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I will talk about mathematical objects that have two seemingly contradictory attributes. On the one hand, they are generic within a given class, in the sense that if most objects within the class have a property, then our object has it as well. So generic objects are common. On the other hand, they are very special if they exist, for example, there is always, in essence, at most one such object within a given class. Generic objects show up in various areas of mathematics, for example, in topology, geometry, and analysis. They tend to have astonishing mathematical features. Can you imagine a curve C with the property that if you cover it by the union of two curves C1 and C2, then either C1 or C2 must be equal to the whole C? There is a curve like that and it is one of the generic objects.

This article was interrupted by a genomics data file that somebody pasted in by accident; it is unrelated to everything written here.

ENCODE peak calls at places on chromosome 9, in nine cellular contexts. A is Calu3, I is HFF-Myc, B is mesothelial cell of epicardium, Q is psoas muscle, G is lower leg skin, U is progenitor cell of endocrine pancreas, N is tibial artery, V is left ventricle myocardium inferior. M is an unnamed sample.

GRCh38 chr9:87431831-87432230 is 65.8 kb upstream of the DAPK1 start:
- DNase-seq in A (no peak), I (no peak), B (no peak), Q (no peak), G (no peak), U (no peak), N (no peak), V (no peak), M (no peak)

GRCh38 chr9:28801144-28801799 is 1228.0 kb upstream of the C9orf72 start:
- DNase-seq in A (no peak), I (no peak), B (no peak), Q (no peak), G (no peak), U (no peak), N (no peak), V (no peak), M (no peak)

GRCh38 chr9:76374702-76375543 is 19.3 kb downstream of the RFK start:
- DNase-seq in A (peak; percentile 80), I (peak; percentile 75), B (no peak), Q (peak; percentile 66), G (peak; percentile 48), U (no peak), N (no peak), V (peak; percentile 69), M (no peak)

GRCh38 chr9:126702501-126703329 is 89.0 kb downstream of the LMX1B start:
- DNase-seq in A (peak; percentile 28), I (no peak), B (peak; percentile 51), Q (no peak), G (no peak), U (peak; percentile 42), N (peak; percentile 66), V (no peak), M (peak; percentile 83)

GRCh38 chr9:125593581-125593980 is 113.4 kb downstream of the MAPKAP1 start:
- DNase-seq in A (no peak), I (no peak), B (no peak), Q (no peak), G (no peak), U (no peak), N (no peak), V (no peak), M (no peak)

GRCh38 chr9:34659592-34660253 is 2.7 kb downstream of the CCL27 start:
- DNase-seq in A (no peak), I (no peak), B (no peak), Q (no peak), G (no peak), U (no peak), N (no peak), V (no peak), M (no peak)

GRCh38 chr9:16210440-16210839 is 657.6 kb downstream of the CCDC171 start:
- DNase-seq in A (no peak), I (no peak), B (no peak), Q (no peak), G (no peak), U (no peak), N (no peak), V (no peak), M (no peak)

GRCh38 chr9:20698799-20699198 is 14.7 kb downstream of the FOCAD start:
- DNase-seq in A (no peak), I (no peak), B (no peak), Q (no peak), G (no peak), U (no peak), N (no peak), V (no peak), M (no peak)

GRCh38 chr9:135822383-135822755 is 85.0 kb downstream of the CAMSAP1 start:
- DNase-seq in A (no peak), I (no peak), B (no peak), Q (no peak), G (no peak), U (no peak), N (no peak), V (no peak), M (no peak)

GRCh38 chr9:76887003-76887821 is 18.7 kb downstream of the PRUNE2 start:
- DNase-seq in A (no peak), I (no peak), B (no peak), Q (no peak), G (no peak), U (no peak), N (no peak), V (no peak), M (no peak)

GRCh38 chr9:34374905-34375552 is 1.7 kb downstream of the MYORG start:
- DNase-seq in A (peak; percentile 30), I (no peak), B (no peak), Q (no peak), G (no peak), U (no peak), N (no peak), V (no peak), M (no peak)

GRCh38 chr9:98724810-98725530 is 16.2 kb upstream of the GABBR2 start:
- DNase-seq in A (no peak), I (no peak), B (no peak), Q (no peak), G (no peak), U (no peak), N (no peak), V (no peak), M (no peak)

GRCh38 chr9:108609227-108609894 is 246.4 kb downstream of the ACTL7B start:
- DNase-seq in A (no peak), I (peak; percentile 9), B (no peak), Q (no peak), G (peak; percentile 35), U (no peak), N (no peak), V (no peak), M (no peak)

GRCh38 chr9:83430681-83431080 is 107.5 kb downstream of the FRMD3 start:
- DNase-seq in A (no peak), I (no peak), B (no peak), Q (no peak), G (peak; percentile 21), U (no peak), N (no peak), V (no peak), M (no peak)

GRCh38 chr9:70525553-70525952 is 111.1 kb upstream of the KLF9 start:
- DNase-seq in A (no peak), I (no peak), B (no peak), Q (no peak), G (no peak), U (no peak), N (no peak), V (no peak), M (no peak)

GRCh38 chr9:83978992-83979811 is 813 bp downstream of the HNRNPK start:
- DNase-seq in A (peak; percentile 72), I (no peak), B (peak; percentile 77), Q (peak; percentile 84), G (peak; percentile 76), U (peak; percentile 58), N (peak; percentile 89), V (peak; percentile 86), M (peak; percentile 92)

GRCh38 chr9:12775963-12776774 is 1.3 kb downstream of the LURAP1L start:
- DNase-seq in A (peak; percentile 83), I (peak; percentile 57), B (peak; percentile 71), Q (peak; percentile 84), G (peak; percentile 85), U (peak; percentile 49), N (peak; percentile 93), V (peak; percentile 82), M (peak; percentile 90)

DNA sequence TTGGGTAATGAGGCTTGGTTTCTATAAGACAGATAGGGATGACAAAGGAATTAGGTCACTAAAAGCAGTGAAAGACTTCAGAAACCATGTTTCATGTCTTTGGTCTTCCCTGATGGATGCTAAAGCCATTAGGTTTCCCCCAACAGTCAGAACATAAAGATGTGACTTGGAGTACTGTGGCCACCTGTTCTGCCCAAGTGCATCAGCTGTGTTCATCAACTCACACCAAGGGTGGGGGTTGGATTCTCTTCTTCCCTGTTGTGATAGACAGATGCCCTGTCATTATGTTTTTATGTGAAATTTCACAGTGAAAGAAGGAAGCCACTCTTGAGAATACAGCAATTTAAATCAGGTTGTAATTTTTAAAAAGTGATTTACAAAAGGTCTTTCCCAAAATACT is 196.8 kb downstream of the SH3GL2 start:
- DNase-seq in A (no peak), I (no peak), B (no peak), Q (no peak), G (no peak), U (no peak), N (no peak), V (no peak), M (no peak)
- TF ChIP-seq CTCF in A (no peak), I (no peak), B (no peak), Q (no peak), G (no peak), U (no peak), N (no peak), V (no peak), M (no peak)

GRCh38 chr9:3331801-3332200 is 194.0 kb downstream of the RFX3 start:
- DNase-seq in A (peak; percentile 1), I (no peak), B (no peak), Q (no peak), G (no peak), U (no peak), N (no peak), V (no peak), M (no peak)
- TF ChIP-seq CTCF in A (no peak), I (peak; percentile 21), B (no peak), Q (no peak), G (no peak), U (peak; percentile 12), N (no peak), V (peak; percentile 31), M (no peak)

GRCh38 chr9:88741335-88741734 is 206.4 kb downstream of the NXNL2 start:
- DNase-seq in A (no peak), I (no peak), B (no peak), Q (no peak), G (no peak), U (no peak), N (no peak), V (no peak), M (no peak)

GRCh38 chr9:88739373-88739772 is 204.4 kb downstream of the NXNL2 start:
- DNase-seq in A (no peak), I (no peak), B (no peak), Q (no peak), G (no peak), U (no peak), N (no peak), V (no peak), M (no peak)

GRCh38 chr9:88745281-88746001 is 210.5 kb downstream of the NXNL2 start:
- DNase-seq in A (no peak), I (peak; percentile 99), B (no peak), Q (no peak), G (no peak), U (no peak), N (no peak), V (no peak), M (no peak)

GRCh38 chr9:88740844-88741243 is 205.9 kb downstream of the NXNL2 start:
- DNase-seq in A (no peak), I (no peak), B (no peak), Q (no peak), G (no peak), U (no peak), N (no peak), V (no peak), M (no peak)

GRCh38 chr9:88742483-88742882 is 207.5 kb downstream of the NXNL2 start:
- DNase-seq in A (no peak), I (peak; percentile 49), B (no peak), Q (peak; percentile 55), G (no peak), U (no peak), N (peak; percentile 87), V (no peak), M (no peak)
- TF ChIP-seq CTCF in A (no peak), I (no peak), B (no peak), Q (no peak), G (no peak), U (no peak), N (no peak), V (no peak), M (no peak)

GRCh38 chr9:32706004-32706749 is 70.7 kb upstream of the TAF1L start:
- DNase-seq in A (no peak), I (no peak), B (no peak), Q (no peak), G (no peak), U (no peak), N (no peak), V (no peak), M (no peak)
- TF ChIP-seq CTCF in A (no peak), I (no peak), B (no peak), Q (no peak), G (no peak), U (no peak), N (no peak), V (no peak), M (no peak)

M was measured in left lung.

Photo from the University of Illinois's Department of Mathematics

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Applied Mathematics | Mathematics


Event location: Farley Auditorium

Generic Special Objects



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